Skeram: A brief history of the 98 percent Horde-dominated server in WoW Classic

Roll here for a hardcore experience.

Image via Blizzard Entertainment

If you ever wondered how would a combination of the Fallout games look inside the World of Warcraft, look no further than US’s Skeram Classic server, which is heavily dominated by the Horde. You will be fighting for your life from the moment you step onto their world as you will be outnumbered 49 to 1.

It’s more than just a curious sideshow though. What happened to Skeram is avoidable, and its mismanagement needs to provide a lesson for Blizzard going forward if they want to balance out the servers.

Once extremely busy in main hubs, you barely see a message per minute nowadays. If you encounter a character, you might want to befriend them since there’s only a few of you on this server.

During prime times, there’s barely any max-level characters online. That makes building a full raid of people quite challenging.

Below is a screengrab from the game at 5pm CT, which shows only 22 max-level people online. Unless you gather them all in a group, it’s going to be impossible to do the Molten Core, Blackwing Lair, and upcoming Zul’Gurub raids.

Screengrab via Kirm Skeram

How did this happen?

When WoW Classic was launched, there were three types of people who would play on these servers. First, you had the newbies who wanted to try it out without having played WoW before. Next, you had some experienced players who wanted a nostalgia trip back to their childhood or adulthood. Lastly, you had the elitist players who have experience in WoW and like to min-max every single possible stat to be the best at their craft.

Once the WoW Classic servers arrived, these types of players met in the game on all types of servers, with the most affected being the one-faction dominated ones. While one faction was enjoying hunting down the low-level characters of the other one, those players with low-level characters eventually grew tired of being unable to play the game and staring at a gray screen for most of their game time. 

Blizzard eventually took notice of a number of servers where the balance of factions was severely affected, allowing free faction transfers to other servers. Skeram was one of them. 

A couple of weeks after the announcement, top raiding Alliance guilds met and discussed their plans going forward. A survey was done by all the Alliance guilds, yielding the following results: 22 percent leaving, 15 percent deciding after the first will leave, 15 most likely staying, and 48 staying. That didn’t seem that bad, but the reality was much different. Once top guilds transferred, everyone followed suit and the server transformed into a nuclear fallout for the Alliance.

Instead of Horde guilds and characters transferring away to balance the server, Alliance players started moving out, further increasing the Horde to Alliance ratio. Before the realm transfer, there were six Horde players for every four Alliance players. Now, there are 49 Horde players for every Alliance player.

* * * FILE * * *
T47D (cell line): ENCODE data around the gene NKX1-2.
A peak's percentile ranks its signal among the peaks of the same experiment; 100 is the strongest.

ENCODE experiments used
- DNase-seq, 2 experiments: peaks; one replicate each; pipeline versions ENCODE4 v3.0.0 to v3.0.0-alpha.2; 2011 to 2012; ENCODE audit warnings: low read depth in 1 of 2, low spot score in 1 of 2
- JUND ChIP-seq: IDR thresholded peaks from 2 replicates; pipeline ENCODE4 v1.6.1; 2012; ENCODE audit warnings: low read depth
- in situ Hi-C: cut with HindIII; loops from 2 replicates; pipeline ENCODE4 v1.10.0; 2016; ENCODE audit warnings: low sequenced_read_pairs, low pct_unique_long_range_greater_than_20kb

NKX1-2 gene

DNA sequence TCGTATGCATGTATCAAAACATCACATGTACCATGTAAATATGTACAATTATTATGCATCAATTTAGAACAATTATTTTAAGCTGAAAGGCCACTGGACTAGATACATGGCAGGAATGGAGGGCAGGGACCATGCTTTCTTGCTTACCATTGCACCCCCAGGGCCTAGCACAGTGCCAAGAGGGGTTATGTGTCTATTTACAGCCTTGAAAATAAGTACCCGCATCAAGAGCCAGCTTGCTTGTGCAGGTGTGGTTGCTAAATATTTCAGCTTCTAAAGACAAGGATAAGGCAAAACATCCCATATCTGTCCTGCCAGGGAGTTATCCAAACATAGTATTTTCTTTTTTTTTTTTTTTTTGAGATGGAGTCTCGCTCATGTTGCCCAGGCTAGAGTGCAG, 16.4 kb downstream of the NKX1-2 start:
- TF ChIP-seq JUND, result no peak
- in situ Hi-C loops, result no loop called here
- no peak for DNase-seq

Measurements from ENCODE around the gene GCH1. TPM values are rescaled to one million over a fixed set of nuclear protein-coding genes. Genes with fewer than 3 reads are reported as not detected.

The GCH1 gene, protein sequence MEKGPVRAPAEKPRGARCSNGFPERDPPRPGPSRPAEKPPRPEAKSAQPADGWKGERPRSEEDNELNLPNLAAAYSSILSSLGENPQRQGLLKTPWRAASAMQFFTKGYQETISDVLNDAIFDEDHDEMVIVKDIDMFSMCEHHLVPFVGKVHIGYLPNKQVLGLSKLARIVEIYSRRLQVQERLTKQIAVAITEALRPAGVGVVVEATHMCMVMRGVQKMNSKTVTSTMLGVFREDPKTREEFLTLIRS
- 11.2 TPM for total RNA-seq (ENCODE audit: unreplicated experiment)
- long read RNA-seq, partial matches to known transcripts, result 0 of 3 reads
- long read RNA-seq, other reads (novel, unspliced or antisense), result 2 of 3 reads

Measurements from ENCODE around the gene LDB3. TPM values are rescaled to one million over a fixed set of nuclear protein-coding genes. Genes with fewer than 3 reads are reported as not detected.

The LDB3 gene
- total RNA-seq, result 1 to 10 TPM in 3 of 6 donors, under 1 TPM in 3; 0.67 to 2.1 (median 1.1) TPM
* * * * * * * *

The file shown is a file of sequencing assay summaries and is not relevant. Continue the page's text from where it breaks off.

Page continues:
The result

A handful of servers became extremely unbalanced after the waves of free transfers. Auction houses are empty, the PvP scene is non-existent, and the game becomes a gray screen simulator for the dominated factions.

The only positive thing about this is that instead of waiting in hourly queues to play the game on the server you rolled on, you can get in right away—but there’s no one to play with.

Skeram only has one Alliance guild, which tries to gather all hardcore players together and help each other. There’s no point in dividing into many guilds, though, since there aren’t enough people to sustain this.

Horde, on the other hand, is starved from the PvP aspect. There’s plenty of them who’ve never met an Alliance player and even fewer who managed to at least kill one.

What could have been done differently to avoid this?

There have been plenty of MMOs that have had similar issues but had better solutions. One answer that was proven to be successful was the faction-specific queue to get into the game. While this seems like a passive approach, which in theory wouldn’t solve a lot, in practice, people got bored of having to wait in queue for a long period of time and moved out by themselves if given the opportunity.

The free transfer wave Blizzard gave was a decent solution as well, but it needed to limit the number of characters transferring.

Closing thoughts

In hindsight, Blizzard could have taken other actions to improve the situation of faction imbalance. But most people don’t know about the data that the company had access to or the infrastructure to support those decisions. 

If you want to have a different or unique gaming experience, then roll a character on this fallout server and see how it feels to play with a sense of constant dread, knowing that there’s no back up to save you from a huge attack by the Horde faction.